B     D   E   F   G   H     J   K   L   M   N   O   P   Q   R     T   U     W   X   Y     Ć   Ř   Ĺ  

Z

 

Franciszek Zachara Austrian-Hungarian-American-Polish pianist and composer

Tarnów, Poland December 10 1898 - Tallahassee, Florida, USA February 2 1966

Six Piano Pieces for Left Hand Alone (op. 43)

Zachara got his initial education at the State Gymnasium in Warsaw. He got his musical training  at the Imperial Conservatory in Saratov (Сара́тов) in 1919 and then the Imperial Conservatory in St. Petersburg (Russian: Санкт-Петербу́рг), (then known as Petrograd) studying piano with Alexander Dubassoff. After that he served as professor at the Silesian (Śląsk;) Polish State Conservatory in Katowice from 1919 to 1928.
During much of his life-time he travelled much as a pianist, giving his his American debut in New York’s Town Hall on November 18, 1928. He played extensive programs of works by J.S. Bach, Beethoven, Chopin, Mozart, Scarlatti-Tausig, Scriabin, Debussy, Liszt, and a piece of his own. The recital was reviewed enthusiastically by The New York Times, The New York Sun, and The New York Herald-Tribune.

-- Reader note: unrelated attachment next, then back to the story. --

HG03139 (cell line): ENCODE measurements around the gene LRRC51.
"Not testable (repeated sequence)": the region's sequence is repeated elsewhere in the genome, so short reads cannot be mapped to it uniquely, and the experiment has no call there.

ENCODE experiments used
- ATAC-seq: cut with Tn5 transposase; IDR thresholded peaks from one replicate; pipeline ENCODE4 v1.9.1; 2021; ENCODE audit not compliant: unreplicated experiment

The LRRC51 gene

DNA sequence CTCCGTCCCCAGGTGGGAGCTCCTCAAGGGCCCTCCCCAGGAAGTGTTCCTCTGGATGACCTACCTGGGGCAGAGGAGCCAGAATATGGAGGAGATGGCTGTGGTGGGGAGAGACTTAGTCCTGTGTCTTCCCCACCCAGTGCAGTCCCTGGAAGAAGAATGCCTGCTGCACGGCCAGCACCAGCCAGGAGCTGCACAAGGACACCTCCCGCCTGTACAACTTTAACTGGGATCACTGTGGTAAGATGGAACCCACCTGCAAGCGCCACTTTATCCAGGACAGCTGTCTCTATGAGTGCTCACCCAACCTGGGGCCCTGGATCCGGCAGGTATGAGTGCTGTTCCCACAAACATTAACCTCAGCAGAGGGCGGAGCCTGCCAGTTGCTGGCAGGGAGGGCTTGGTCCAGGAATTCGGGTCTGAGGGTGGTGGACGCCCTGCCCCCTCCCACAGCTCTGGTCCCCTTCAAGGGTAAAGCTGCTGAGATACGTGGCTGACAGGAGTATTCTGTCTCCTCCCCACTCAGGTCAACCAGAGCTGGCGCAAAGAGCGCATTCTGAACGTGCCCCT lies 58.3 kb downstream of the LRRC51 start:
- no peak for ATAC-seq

As a composer

 Zachara (b Tarnów, Austria-Hungary (now Poland), 10 December 1898; d Tallahassee, Florida, 2 February 1966) was a Polish-American pianist and composer who concertized extensively throughout Europe in the years leading up to 1928. He was a professor of piano at a Polish conservatory from 1922-1928, and two American colleges from around this time until his death in 1966. Zachara composed well over 150 works, including many works for piano solo, a piano concerto, a symphony, several works for band, and various chamber pieces. The archive of his manuscripts is held at the Warren D. Allen Music Library at Florida State University. Most of these manuscripts are originals (or copies) from the composer's own hand.

Franciszek Zachara was born in Tarnów, Austria-Hungary to parents Ludwig and Maria (Kaplanska) Zachara on December 10, 1898. He was educated in the State Gymnasium in Warsaw, and graduated from the Imperial Conservatory in Saratov (Russian: Сара́тов) in 1919. He then attended the Imperial Conservatory in St. Petersburg (Russian: Санкт-Петербу́рг, then known as Petrograd), studying piano with Alexander Dubassoff, and graduated in 1921. From 1922 to 1928 he was professor of piano at the Silesia State Conservatory in Katowice, Poland.

On November 18, 1928 Zachara gave his American debut in New York’s Town Hall. He played an extensive program of works by J.S. Bach, Beethoven, Chopin, Mozart, Scarlatti-Tausig, Scriabin, Debussy, Liszt, and a piece of his own. The recital was reviewed enthusiastically by The New York Times, The New York Sun, and The New York Herald-Tribune. After this performance, he began a year long concert tour of the United States, and became Professor of Piano (and later Dean of Music) at Brenau College (now Brenau University) in Gainesville, Georgia (USA), where he remained until 1946. During this time he married Patty Haralson, took up marksmanship, and won many medals in this new hobby. He is quoted: